3. Reading material makes the trip go faster. Some people like to work while they fly—filling out their expense report or editing a paper. I prefer to read, and my Kindle is a constant companion. Be sure you have your charger packed in your luggage because a long trip might mean your Kindle loses its charge.

Tim Cole, Executive Director
Waypoint Church Partners

1. Get TSA pre-check ASAP. Not having to take off your shoes and belt (and pull out your laptop) are worth the one-time fee. Plus, you get to feel so superior to all the riff-raff in the regular line.

2. I take my own pillow. When it fits, I stuff my pillow in my suitcase, which lets me sleep much better in a strange hotel room. If I remember the story correctly, Jack Nicklaus wrote in his biography that he lost a tournament once due to a crick in the neck. He traveled with his own pillow from then on.

3. I buy the first ticket that fits what I need. I’m prone to surf the Internet for deals or better itineraries for way too long. Then I once calculated the pay cost it took me to save $50 on a ticket. I probably spent $100 of company time to save $50.

Tom Warner, Retired Vice President
CDF Capital

1. Do your own booking. Don’t rely on your secretary to do it for you. You’ll learn how to get it done faster and won’t have to get up at 4:00 a.m. to make a 6:15 a.m. flight.

2. I used Hertz for rentals. Their cars are new and clean, and they have a no-hassle process. Cheaper, no, but there are undesirable consequences of cheaper. Make sure your rental car is on site at the airport. The guys at CDF were just starting to use Uber when I retired in 2015, so I don’t have experience with that.

3. Take your wife with you whenever possible. If you’re driving, it doesn’t cost any more for the car or the lodging. Together you can see parts of the country that you wouldn’t otherwise. We were able to see Yellowstone, Grand Canyon and lots of other sights at little additional cost.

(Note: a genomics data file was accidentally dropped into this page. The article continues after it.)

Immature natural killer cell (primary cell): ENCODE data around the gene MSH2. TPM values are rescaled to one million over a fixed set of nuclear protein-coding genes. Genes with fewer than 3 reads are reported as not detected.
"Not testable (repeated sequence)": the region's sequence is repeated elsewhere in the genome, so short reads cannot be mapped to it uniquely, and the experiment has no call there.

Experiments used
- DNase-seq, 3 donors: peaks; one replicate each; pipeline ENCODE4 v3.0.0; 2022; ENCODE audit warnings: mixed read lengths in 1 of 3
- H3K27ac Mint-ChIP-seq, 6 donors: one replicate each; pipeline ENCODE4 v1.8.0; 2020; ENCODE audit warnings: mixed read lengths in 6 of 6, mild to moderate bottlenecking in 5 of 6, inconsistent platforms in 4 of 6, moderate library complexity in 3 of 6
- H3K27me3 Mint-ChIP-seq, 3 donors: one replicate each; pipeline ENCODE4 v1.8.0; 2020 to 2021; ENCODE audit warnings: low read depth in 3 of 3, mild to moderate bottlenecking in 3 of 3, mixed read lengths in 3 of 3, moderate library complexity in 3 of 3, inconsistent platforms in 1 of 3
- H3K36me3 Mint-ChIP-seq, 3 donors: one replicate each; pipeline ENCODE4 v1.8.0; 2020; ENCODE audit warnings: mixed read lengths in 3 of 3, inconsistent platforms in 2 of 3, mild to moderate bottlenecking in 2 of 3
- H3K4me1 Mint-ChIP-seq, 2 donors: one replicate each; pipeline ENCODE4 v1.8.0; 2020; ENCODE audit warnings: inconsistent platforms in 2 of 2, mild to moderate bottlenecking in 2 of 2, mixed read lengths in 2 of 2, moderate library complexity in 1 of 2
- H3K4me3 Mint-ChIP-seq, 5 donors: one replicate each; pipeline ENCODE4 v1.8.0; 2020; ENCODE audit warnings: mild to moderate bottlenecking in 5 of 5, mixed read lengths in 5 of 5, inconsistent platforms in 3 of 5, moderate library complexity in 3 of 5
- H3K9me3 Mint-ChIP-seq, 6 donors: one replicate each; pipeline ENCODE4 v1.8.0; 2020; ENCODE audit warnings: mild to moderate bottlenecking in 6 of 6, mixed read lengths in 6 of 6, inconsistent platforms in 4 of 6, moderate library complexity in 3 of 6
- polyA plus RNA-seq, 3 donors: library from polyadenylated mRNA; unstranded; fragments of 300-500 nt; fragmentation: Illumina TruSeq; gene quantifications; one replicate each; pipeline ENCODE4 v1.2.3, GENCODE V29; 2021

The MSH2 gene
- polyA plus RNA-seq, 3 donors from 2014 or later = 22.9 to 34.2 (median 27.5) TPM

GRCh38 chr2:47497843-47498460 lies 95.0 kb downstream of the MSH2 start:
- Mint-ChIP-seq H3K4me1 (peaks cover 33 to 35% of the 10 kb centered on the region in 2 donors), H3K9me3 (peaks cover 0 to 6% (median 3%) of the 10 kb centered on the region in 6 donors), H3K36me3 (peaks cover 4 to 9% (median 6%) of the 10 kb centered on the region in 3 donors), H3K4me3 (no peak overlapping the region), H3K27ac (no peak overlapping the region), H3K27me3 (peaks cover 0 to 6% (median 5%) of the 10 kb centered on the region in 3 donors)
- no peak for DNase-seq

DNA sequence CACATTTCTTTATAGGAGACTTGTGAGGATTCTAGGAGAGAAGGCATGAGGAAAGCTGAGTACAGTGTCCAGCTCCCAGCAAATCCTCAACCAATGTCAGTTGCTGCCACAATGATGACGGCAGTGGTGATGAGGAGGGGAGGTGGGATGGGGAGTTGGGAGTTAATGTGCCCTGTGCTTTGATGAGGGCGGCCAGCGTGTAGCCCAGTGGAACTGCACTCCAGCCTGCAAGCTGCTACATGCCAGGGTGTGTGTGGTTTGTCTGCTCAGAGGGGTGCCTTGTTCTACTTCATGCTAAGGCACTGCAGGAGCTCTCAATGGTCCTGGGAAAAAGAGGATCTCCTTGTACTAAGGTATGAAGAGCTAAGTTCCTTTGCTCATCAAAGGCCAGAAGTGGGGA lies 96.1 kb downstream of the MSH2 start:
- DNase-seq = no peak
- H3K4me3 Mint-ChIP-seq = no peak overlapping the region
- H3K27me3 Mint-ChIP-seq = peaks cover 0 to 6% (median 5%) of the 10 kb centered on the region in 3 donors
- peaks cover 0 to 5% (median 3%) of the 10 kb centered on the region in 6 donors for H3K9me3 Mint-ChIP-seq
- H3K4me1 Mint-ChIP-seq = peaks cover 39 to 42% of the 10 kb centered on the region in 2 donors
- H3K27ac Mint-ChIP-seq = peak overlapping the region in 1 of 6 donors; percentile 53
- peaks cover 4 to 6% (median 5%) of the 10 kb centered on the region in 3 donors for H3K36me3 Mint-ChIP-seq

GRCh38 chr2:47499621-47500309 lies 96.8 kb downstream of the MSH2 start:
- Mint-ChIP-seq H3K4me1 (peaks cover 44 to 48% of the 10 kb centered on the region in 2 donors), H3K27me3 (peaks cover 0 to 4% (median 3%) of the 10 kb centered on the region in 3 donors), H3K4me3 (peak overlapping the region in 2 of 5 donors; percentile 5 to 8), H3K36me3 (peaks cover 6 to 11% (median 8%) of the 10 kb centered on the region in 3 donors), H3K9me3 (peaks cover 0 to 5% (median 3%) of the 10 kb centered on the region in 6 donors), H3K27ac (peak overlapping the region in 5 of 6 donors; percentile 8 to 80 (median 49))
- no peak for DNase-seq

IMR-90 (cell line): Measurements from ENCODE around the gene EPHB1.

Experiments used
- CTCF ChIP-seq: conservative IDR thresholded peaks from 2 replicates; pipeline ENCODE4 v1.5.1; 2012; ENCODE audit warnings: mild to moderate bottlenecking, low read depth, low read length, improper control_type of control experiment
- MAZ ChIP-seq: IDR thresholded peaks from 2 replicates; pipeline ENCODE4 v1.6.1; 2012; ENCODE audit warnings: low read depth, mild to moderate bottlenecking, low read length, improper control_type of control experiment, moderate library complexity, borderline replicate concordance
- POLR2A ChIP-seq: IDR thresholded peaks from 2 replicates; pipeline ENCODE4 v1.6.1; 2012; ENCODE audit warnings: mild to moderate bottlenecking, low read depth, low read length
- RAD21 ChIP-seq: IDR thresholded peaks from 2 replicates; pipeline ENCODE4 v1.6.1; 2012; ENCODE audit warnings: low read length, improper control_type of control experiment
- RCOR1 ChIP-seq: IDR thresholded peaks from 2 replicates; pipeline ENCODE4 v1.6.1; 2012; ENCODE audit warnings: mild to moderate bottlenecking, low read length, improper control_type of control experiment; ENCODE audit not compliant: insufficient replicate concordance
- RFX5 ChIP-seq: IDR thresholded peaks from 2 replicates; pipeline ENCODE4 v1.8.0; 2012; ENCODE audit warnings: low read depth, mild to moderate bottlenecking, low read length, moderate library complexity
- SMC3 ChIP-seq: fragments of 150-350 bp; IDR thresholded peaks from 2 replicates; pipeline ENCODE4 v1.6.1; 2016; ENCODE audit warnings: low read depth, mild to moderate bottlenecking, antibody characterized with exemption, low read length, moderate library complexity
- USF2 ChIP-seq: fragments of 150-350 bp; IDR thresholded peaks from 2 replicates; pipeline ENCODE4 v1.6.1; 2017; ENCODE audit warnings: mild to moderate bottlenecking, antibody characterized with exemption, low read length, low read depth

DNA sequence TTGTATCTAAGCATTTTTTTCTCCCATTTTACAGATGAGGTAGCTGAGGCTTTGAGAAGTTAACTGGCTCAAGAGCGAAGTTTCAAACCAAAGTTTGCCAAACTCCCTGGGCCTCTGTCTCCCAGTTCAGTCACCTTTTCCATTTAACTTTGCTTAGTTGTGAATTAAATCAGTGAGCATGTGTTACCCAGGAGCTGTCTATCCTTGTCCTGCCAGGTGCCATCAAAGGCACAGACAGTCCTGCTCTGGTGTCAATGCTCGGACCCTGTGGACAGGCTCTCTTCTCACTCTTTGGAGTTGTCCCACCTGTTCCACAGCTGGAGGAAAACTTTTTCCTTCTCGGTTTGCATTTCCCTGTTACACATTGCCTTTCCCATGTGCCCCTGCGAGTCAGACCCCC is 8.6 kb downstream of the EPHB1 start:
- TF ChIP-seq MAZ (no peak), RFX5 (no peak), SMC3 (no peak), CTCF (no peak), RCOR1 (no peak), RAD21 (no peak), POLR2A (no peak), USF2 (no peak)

4. Regarding air travel, never sit in a middle seat and never use the toilet on the plane if you can help it.

5. Buy two of everything, like a razor, deodorant, etc. Have it packed and ready to go so you don’t have to gather it up at the last minute and forget something.

6. Be careful where and what you eat. Eating badly is easy to do when traveling. Usually eating too much of the wrong thing and spending too much money.

Greg Nettle, President
Stadia Church Planting

1. Get TSA Precheck, Global entry and CLEAR. I want to spend as little time in the airport as possible.

2. Fly the same airline as often as you can. Being a frequent flyer gives you free luggage check, better seats, access to sky clubs and dedicated help when you need it most (delays, rescheduling, etc.).

3. Whenever possible DO NOT check a bag. I can pack for five days with my carry on.

4. And just for fun: Wireless earbuds, iPad loaded with books, music, movies and favorite games, Take Five candy bars, Starbucks Via, and leak-proof pens.

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I’m the founding Senior Pastor of Christ’s Church of the Valley in the suburbs of Philadelphia. In 13 years the church has grown from a small group in my home to over 2,000 incredible people. Before that I served in churches of 25 to 600 in attendance. I love church planters and pastors of smaller churches, and totally understand the difficult challenges they face as they try to help people find their way back to God.